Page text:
Semen parameters (mean)Users (n=18)Non-users (n=24)P-Value
Volume (ml)3.53.90.38
pH8.18.20.18
Concentration (×106/ml)87.199.30.49
Motility (%)57.763.50.23
Morphology (% normal)4.14.10.93

DNA sequencing results showed that prior to 11-weeks of abstinence, there were 163 CpG sites significantly different in the sperm from cannabis users and non-users (P < 2.94 × 10−9). The magnitude of these differences decreased in the post-study analysis, which suggests that cannabis exposure effects on sperm DNA methylation could be partly reversible.  

Interestingly, post-abstinence DNA analysis also showed that 127 CpG sites were still significantly differentially methylated between the 2 groups (P < 2.94 × 10−9), of which only 3 of those sites were common in the before and after datasets, suggesting that cannabis withdrawal also impacts DNA methylation at sites other than the 163 identified pre-abstinence.

The authors commented that spermatogenesis in men takes about 74 days, while the study lasted only 11 weeks (77 days), therefore it was quite possible at the time of DNA sequencing, a mixture of sperm cells formed after cannabis abstinence, as well as sperm cells prior to abstinence, was present in sperm samples.

Ingenuity Pathway Analysis (IPA) showed significant similarities in the disease and function annotations associated with the 163 CpG sites (prior to abstinence) and the 127 CpG sites (after abstinence) between users and non-users (controls).

Top 10 Annotations (Pre-abstinence)Disease or function Categories-Log(P-value)P-value
Liver lesionGastrointestinal Disease4.70.00002
Phagocytosis of leukemia cell linesCell-to-cell Signaling and Interaction3.70.0002
Morphology of B-cell follicleHematological System3.20.0006
Cell death of superior cervical ganglion neuronsCell Death and Survival3.00.0010
CardiogenesisCardiovascular System3.00.0010
Growth of organismOrganismal Development3.00.0010
AgenesisNervous System2.90.0013
Replications of murine herpesvirusInfectious Disease2.70.0020
Neurodevelopmental disorderDevelopmental Disorder2.60.0025
Cerebral disorderNervous System2.60.0025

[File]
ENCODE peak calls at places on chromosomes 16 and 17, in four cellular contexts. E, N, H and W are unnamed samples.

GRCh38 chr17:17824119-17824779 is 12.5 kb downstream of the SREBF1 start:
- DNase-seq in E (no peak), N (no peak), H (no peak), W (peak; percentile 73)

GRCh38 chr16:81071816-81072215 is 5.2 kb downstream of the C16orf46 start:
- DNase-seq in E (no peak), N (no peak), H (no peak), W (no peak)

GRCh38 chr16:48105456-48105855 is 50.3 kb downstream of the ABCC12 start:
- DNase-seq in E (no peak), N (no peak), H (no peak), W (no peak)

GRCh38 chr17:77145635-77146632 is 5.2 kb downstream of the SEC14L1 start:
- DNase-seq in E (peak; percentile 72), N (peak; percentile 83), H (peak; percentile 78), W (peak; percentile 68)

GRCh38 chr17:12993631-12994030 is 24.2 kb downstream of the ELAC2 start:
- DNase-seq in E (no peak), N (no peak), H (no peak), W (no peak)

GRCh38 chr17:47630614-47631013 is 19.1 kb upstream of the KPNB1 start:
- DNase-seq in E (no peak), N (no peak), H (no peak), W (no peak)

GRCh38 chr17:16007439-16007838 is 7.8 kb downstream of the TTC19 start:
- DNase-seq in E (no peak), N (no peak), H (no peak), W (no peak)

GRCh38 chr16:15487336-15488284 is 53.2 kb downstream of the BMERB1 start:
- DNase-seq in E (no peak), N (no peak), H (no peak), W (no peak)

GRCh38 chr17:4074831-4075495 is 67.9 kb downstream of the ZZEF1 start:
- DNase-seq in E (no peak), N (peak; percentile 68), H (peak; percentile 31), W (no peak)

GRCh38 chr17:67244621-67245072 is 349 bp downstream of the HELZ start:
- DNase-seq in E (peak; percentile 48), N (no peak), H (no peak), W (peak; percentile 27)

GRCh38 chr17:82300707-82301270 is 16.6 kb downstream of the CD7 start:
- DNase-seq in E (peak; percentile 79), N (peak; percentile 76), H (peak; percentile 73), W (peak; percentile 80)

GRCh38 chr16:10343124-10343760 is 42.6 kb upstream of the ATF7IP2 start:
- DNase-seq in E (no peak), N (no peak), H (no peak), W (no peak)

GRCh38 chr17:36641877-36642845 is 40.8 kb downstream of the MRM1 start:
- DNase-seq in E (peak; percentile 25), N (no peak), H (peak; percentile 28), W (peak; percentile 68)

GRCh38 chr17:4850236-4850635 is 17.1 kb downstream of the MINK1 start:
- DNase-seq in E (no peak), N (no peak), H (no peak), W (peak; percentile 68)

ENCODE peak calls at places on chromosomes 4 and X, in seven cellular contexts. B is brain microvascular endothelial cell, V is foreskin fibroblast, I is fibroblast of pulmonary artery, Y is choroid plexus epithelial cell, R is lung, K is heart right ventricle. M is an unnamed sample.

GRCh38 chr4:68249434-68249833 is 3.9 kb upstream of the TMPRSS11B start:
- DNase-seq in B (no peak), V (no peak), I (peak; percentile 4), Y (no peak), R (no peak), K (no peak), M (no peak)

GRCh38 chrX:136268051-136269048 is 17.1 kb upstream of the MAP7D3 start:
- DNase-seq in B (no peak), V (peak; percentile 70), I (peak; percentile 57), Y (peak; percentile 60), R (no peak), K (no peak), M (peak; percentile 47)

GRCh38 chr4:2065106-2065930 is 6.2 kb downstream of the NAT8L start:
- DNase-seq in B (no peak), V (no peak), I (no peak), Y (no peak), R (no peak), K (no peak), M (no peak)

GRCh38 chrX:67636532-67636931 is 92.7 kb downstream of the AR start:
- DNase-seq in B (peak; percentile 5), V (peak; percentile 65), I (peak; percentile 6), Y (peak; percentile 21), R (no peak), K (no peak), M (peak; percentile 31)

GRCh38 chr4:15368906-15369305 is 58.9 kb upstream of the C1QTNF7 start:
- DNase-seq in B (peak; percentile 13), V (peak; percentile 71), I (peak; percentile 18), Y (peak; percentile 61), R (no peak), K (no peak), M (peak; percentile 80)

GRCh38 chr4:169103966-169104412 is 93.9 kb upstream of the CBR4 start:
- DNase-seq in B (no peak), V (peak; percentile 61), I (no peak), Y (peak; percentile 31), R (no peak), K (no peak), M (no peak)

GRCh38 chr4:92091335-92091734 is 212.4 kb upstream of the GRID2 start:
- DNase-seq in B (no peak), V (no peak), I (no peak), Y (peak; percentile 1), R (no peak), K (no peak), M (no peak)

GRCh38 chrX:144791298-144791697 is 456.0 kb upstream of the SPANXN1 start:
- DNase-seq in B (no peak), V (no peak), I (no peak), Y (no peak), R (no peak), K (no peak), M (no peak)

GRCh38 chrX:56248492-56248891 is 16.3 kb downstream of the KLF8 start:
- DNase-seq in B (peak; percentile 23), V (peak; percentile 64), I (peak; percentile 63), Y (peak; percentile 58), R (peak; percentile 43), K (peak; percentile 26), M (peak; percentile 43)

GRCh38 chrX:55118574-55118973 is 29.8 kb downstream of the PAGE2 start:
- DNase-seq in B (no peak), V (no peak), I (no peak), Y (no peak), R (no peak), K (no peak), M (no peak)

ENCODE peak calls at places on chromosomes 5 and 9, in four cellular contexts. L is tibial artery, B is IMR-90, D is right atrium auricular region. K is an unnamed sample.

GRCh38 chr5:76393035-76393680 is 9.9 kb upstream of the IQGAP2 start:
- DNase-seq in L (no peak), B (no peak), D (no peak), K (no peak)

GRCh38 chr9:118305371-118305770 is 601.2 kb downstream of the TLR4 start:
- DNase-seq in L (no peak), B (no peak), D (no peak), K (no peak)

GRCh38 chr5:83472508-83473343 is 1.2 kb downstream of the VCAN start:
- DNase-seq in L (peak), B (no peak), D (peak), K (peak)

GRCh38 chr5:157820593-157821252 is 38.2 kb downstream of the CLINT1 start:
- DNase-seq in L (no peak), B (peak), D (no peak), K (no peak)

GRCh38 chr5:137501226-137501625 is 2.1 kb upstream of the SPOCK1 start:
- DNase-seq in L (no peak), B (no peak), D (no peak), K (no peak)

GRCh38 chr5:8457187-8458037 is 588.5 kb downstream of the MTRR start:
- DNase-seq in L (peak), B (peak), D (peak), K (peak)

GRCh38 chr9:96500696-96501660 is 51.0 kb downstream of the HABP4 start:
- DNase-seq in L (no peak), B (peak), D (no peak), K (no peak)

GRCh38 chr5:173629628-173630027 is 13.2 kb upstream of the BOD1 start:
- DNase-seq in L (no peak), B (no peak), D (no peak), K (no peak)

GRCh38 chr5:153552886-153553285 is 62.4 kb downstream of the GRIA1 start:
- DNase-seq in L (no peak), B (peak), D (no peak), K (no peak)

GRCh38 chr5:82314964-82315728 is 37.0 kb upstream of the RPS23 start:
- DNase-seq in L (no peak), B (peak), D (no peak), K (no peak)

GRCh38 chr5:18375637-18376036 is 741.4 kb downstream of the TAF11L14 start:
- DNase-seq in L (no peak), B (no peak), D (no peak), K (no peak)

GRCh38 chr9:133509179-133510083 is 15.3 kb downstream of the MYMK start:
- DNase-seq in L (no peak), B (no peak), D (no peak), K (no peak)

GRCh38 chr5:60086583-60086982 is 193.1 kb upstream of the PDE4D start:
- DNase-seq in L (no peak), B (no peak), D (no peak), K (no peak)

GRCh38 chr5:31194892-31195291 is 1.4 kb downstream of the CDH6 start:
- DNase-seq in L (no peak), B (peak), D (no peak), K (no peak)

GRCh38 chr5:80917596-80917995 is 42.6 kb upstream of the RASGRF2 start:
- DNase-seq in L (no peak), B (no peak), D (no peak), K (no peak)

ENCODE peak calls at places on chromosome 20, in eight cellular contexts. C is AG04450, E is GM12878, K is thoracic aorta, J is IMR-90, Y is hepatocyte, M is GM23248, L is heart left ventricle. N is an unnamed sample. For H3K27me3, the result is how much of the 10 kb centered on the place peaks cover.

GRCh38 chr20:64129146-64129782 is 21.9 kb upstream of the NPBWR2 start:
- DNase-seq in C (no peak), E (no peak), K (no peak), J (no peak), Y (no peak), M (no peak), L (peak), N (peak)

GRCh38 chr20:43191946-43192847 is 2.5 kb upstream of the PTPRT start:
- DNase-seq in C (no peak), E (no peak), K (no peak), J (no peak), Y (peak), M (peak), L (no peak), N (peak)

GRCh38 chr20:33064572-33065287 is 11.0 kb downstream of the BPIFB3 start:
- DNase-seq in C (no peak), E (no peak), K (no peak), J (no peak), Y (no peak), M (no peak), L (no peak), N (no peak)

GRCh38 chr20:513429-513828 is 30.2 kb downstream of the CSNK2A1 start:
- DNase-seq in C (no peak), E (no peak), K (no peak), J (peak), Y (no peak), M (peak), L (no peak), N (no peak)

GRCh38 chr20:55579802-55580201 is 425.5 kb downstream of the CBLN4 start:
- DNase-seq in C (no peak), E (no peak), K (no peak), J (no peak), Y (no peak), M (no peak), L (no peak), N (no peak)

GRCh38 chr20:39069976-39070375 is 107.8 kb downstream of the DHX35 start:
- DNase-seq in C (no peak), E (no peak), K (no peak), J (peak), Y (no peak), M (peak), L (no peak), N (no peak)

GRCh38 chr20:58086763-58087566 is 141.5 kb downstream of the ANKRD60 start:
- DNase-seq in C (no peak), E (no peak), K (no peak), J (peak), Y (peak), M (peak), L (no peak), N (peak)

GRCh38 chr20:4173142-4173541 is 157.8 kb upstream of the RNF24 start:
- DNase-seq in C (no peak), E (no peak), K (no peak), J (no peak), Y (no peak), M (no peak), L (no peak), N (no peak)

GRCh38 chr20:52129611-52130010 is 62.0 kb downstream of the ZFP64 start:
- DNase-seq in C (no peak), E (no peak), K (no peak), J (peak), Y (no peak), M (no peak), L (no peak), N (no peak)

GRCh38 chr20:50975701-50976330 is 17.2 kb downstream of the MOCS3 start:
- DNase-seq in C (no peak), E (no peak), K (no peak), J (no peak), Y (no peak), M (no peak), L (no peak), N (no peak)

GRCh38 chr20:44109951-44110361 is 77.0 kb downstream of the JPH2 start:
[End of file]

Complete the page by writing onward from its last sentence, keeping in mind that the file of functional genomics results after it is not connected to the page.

Top 10 IPA disease and function annotations associated with genes differentially methylated between cannabis users and controls before abstinence.
Top 10 Annotations (Post-abstinence)Disease or function Categories-Log(P-value)P-value
Abnormal morphology of enlarged seminiferous tubuleEndocrine System Disorders4.90.00001
Autosomal dominant encephalopathyHereditary Disorder4.40.00004
LearningBehaviour4.10.00008
Cognitive impairmentNervous System3.50.0003
Organismal deathOrganismal Survival3.50.0003
Density of vesiclesCellular Assembly and Organization3.20.0006
Activation of alveolar macrophagesCell to Cell Signalling & Interaction3.10.0008
Quantity of pyramidal neuronsNervous System3.00.0010
Formation of hippocampusEmbryonic Development3.00.0010
Area of vessel componentCardiovascular System3.00.0010
Top 10 IPA disease and function annotations associated with genes differentially methylated between cannabis users and controls after abstinence.

The similarity in disease and function annotations of users, before and after abstinence may be evidence of permanent changes, following exposure to cannabis, requiring longer abstinence trials to investigate further.

Comparison of both IPA analysis showed that the development of nervous and cardiovascular systems is potentially affected by cannabis use.

Limitations

  1. Small study size.
  2. Weekly urine tests may have missed cannabis use between testing.
  3. Impurities in cannabis used could potentially affect the result.

Funding

The study was funded by The John Templeton Foundation.

Glossary

DNA methylation
The addition of a methyl group to a nucleotide base of your DNA.

Epigenetic
Heritable changes caused by the activation and deactivation of genes without any change in the underlying DNA sequence .

P-value
The probability that a result occurred by random chance.

Spermatogenesis
The process by which a complex, interdependent population of germ cells produces spermatozoa (sperm).

Similar studies

Holloway Z R, et al. (2020). Paternal factors in neurodevelopmental toxicology: THC exposure of male rats causes long-lasting neurobehavioral effects in their offspring. https://doi.org/10.1016/j.neuro.2020.01.009

Schrott R, et al. (2020). Cannabis use is associated with potentially heritable widespread changes in autism candidate gene DLGAP2 DNA methylation in sperm. https://doi.org/10.1080/15592294.2019.1656158

Slotkin T A, et al. (2020). Paternal ∆9- tetrahydrocannabinol exposure prior to mating elicits deficits in cholinergic synaptic function in the offspring. https://doi.org/10.1093/toxsci/kfaa004

Levin E D, et al. (2019). Paternal THC exposure in rats causes long-lasting neurobehavioral effects in the offspring. https://doi.org/10.1016/j.ntt.2019.04.003

Murphy S K, et al. (2018). Cannabinoid exposure and altered DNA methylation in rat and human sperm. https://doi.org/10.1080/15592294.2018.1554521